Vegetal concrete is made from refused plant matter such as hemp stalks, straw, corn stalks and so on. Obviously, when this plant matter was still a part of a plant that was rooted and irrigated, the plant absorbed CO2 from the air and converted it to long-chain phytocompounds such as cellulose, pectin and so on, with the energy offered by sunlight. In fact, for every 1g of carbon fixated in a plant 3.66g of carbon dioxide is absorbed from the air. As an example, it is found that roughly 43.4% of the mass of a rice plant is carbon. This means that in every 1kg of rice straw, there is 434g of carbon which is a result of the plant absorbing 1.6kg of carbon dioxide from the air.

Clearly then, vegetal concrete is the way to go given how it offers the same, if not better, strength, durability and insulation as typical concrete. However, the challenge isn’t just with processing the vegetal matter, but also with creating a binder that leaves a very low carbon footprint. That is because vegetal concretes are made of two components: vegetal matter and a mineral binder. The vegetal matter is chemically bonded with the mineral binder before it is decomposed, causing the fixated carbon to be locked away in a mineral matrix which the binder creates.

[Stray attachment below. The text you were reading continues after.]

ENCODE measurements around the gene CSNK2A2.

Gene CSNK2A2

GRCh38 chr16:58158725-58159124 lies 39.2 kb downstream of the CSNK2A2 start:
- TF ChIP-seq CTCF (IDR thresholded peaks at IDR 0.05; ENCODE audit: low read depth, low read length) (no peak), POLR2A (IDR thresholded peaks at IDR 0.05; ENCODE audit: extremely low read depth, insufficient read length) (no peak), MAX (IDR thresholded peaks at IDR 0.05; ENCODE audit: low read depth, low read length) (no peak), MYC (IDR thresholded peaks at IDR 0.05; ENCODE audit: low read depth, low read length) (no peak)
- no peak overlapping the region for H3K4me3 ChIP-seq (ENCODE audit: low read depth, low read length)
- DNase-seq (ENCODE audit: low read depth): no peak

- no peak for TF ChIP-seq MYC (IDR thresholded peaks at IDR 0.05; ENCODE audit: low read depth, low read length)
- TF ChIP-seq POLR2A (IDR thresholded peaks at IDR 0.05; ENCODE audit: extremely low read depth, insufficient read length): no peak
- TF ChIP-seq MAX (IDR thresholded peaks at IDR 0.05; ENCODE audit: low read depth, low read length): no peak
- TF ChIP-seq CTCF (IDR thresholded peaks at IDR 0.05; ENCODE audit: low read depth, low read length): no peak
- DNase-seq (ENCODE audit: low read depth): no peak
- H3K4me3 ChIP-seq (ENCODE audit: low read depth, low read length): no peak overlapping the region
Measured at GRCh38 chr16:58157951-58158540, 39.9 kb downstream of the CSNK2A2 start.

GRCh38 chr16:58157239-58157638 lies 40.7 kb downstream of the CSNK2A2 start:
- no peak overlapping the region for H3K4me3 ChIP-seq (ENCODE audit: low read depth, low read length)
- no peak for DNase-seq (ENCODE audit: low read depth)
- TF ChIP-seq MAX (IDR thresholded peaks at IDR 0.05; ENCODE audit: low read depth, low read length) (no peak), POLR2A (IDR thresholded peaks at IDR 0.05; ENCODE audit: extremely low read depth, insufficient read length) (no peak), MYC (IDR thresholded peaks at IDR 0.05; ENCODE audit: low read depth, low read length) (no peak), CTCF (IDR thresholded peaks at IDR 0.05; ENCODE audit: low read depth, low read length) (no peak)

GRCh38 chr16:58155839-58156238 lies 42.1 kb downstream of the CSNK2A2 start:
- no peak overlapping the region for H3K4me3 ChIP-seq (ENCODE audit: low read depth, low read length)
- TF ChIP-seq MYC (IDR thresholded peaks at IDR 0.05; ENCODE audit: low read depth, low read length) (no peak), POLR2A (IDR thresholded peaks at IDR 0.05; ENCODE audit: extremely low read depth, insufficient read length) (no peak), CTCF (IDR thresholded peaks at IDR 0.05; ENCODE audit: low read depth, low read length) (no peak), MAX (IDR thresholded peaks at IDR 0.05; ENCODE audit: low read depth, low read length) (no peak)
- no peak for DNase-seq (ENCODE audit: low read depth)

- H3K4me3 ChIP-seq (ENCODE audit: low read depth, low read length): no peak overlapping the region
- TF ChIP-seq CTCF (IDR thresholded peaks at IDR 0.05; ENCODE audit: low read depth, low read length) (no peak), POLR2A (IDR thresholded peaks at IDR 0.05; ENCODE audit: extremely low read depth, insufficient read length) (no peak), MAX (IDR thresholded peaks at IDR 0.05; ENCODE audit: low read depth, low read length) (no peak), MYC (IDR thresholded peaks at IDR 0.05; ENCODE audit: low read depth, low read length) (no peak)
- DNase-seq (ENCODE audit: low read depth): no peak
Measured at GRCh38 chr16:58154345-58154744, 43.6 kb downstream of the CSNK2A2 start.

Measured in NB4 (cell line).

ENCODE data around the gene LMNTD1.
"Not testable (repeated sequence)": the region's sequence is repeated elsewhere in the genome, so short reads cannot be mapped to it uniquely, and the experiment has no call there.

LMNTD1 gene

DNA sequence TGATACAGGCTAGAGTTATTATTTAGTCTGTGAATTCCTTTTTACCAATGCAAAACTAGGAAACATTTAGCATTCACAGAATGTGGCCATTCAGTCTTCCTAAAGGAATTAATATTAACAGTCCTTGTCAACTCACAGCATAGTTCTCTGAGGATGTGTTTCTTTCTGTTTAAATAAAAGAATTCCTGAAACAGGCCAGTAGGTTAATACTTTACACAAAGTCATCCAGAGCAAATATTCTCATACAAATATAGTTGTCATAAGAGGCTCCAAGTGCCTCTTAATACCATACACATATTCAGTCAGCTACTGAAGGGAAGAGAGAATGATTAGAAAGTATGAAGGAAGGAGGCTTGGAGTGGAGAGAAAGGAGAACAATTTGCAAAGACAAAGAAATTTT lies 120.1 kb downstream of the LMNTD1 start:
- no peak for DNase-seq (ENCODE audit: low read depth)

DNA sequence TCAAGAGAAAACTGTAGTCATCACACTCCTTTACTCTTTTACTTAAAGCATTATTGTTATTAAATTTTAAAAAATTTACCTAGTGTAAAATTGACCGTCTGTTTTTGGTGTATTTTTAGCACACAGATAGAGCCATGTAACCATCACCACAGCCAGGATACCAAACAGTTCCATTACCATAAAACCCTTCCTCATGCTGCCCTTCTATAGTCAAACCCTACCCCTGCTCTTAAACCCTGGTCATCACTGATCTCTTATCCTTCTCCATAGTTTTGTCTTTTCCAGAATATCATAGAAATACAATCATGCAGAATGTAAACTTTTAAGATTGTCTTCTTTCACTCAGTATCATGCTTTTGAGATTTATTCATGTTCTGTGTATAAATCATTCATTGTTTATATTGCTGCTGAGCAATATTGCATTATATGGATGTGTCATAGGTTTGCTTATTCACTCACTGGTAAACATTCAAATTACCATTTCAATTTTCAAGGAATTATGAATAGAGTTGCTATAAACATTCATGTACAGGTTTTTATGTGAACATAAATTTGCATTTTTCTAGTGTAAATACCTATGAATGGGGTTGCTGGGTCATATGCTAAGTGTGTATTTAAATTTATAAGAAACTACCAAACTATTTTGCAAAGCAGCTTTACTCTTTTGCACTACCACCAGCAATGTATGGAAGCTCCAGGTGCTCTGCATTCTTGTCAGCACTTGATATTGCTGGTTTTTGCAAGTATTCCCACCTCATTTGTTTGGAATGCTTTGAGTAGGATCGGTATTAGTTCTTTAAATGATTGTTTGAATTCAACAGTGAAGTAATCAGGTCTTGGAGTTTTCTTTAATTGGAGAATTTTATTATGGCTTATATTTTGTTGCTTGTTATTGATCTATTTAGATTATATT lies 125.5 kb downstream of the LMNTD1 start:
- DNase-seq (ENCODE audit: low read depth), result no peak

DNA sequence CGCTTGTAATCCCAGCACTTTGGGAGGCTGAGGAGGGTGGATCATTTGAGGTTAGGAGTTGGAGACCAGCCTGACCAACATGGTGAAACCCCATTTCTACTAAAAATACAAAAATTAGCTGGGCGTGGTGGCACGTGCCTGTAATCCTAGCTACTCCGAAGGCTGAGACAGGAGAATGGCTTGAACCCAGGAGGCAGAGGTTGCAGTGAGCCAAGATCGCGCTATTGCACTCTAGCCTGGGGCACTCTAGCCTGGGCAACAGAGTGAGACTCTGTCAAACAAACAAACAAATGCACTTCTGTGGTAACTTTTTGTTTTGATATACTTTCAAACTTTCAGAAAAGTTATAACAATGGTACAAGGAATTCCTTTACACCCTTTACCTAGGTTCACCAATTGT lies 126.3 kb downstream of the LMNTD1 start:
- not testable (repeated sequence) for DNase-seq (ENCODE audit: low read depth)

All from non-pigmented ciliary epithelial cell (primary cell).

The carbon negative nature of vegetal concrete is largely a result of the vegetal matter. However, typical binders such as hydrated lime, hydraulic lime and lime pozzolana blends, are all detrimental to the environment. So there is a need to not only repurpose vegetal matter, but also create a mineral binder that has a very low carbon footprint. That way, the carbon-negative impact of the vegetal concrete is maximised.